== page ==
We’re not going anywhere!
Mon 04 Apr 2016
Whilst debate continues surrounding the provision of housing for first time buyers, it is worth noting the disproportionate level of home ownership among the over 55s and how constant that has remained over the last 40 years.
Reviewing the latest CDLG “owner occupiers, recent first time buyers and second homes” table, home ownership in all the age groups under 44 has been in decline. Home ownership in the 65 and over age brackets, however, remains fairly high and consistently so.
The statistics can be, in part, explained by younger people staying in education longer and the rapid increases on house prices. But it would be reasonable to expect the recent financial crisis to impact home ownership across all ages.
Lack of, or retirement from, employment can adversely impact on monies coming into the household budget, and also biting pensions can all give rise to concerns regarding the ability to continue to make rental payments. It is therefore not surprising that individuals continue to see home ownership as more important in later life.
There has been much discussion as to the benefits of freeing up “under occupied” housing stock, but this belies concerns raised by older people, not least those wanting to remain in homes and in communities they may have lived in for some time. Those that do seek alternative accommodation want to ensure that it is appropriate and suitable for their needs. This might mean a second or spare bedrooms for carers, for family and friends, or indeed for hobbies and post-retirement careers.
Downsizing could also impact upon what many see as a fairly stagnant housing market, operating on swaps, chains and cycles, and on the basis of individuals/households trading up, allowing individuals to enter at the bottom of the ladder. More individuals downsizing would shake that up, and bring other and alternative properties into the mix.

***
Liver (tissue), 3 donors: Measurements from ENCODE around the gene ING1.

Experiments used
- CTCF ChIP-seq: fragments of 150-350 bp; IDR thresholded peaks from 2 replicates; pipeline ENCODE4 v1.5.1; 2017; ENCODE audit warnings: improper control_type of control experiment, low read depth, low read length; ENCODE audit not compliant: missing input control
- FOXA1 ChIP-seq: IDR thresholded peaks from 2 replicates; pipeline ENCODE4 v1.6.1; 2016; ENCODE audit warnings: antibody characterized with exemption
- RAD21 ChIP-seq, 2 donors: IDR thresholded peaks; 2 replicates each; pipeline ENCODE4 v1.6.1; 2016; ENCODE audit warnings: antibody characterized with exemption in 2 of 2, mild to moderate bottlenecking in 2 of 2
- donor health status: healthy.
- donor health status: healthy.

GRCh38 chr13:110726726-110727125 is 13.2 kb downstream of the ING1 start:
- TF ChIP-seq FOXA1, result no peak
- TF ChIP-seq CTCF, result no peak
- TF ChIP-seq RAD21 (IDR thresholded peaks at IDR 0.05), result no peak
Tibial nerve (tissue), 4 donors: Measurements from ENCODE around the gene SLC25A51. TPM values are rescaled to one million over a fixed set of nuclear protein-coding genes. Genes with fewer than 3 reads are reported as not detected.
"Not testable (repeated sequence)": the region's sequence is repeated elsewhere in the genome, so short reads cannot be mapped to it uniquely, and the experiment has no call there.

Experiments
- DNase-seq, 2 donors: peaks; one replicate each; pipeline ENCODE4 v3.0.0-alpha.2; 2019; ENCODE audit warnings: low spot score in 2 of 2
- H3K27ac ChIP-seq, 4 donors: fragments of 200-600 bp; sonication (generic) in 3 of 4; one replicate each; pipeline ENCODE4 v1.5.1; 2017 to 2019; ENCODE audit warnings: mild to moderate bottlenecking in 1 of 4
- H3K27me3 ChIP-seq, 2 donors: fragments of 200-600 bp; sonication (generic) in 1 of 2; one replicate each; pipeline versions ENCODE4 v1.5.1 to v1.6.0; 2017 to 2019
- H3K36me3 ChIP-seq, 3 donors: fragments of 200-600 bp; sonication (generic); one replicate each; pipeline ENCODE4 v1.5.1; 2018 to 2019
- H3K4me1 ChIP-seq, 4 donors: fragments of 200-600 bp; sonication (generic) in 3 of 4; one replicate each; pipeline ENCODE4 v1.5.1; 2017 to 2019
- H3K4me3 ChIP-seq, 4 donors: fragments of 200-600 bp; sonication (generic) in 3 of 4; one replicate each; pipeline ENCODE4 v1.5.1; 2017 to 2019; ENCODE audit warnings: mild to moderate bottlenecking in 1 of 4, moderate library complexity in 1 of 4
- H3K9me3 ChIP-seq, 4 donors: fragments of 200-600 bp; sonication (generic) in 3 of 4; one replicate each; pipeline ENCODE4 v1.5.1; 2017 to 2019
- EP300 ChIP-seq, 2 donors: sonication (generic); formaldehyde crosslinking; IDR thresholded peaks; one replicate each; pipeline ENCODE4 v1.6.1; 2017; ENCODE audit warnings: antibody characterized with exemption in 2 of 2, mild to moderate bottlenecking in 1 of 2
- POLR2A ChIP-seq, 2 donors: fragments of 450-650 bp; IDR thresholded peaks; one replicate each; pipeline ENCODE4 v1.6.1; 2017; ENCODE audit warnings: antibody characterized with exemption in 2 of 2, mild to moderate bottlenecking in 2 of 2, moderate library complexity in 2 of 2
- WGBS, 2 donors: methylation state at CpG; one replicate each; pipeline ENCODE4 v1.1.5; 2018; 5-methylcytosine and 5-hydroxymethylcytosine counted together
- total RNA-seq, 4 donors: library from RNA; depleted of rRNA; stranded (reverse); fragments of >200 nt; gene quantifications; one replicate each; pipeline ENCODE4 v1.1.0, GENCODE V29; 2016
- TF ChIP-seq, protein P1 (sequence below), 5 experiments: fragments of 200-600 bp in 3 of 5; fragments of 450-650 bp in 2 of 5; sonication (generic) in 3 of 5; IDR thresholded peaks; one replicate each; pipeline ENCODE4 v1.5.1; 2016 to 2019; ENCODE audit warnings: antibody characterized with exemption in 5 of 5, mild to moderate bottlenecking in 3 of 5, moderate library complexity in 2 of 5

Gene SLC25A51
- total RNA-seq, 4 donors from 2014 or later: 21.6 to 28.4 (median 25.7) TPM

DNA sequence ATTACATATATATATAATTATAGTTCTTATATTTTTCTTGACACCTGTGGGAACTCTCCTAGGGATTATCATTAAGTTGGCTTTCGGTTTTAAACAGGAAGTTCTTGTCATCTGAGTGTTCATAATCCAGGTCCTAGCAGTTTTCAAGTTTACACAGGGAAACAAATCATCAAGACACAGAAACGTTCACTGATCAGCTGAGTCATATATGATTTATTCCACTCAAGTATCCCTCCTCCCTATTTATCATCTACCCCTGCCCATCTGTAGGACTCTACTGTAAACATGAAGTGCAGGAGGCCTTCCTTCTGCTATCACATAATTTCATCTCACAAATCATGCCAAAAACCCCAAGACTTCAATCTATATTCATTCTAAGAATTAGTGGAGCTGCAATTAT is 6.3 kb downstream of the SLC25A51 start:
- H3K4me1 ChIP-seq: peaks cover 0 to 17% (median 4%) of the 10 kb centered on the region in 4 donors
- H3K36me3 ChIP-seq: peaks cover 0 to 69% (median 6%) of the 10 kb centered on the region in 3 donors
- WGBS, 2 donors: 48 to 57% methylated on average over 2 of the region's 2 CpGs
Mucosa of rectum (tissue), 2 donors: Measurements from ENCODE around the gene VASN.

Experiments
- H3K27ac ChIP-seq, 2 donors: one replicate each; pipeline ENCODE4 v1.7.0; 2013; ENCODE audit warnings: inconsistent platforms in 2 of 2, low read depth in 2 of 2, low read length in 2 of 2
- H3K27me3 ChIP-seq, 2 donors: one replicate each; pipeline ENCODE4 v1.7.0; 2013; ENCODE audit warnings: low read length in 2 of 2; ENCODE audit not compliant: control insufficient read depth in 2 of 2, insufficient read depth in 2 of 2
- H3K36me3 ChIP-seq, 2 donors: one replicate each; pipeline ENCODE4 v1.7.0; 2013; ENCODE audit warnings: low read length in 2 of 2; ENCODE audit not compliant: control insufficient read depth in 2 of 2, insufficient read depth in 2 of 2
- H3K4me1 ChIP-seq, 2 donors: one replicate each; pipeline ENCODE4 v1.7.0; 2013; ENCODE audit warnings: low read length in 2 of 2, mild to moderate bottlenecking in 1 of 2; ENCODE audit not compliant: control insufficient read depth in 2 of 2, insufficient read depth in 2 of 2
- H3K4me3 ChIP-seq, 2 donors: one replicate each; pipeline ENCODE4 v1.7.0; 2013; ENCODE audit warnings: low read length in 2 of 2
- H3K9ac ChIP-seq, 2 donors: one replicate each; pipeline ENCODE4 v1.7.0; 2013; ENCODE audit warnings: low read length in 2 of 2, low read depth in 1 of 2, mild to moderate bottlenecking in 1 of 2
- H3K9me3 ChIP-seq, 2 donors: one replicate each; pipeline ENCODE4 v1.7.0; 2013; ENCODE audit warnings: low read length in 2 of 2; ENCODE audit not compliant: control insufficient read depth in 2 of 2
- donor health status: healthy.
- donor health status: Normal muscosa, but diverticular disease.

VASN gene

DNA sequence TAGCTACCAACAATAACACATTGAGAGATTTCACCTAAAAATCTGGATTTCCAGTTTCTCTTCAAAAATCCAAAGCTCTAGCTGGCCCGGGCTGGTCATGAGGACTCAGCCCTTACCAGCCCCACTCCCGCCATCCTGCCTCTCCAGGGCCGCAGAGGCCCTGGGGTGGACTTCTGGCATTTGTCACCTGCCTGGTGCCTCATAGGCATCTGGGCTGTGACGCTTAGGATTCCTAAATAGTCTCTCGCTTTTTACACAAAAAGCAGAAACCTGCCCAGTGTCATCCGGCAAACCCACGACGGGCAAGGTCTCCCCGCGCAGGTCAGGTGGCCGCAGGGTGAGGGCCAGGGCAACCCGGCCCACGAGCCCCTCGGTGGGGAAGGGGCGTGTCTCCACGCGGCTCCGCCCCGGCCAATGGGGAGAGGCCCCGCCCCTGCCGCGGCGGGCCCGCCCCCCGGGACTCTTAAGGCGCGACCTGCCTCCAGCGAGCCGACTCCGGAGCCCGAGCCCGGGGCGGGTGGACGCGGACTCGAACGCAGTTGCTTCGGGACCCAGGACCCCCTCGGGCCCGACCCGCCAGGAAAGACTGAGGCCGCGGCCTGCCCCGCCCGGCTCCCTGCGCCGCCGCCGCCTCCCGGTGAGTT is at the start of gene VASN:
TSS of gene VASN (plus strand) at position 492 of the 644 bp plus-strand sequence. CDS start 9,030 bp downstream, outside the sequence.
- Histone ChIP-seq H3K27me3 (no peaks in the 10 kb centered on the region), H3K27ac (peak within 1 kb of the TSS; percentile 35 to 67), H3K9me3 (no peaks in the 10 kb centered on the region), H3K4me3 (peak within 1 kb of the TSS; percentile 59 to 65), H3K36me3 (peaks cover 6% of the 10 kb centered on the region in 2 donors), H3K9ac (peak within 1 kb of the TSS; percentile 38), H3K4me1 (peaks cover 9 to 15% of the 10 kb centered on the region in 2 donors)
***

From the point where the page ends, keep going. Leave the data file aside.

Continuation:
The problems here, of course, is ensuring that there are properties that older people wish to move into. Whilst various surveys show evidence of a viable market, supported by an appetite among older people to move to a new property, the demands or need on an older person’s lifestyle may require the development of more specialist properties. This is likely to include more basic features – for example, level access, a flush threshold, a ground floor WC and circulation space - as well as being suitably or properly adapted to needs or demands.
Within the rented market, whether private or third sector, older people are protected from the “spare room subsidy/bedroom tax” which impacts upon those in social rented accommodation, there are housing benefit implications for those over occupying in private rented units.
Of course, applying any form of housing benefit deduction to those of pensionable age may be considered somewhat perverse: the imposition of the subsidy/tax was intended to act as an impetus to get people on benefits back into work.
So, if there are no new build properties being developed which are suitable for older people, are there funds available for those who would seek to move in to smaller accommodation to make the same more suitable/adaptable to their needs?
There are a range of grants available, which are, in the, main means tested. One also needs to consider the additional costs of living in any form of specialist housing, and where one is not an outright freeholder: leasehold service charges, additional care and funding costs, and the appropriateness/availability of care to the same.
It is not surprising that people would want to dig their heels in and remain in their own home and in familiar surroundings, even if not properly accommodated. And that is the challenge facing housing providers.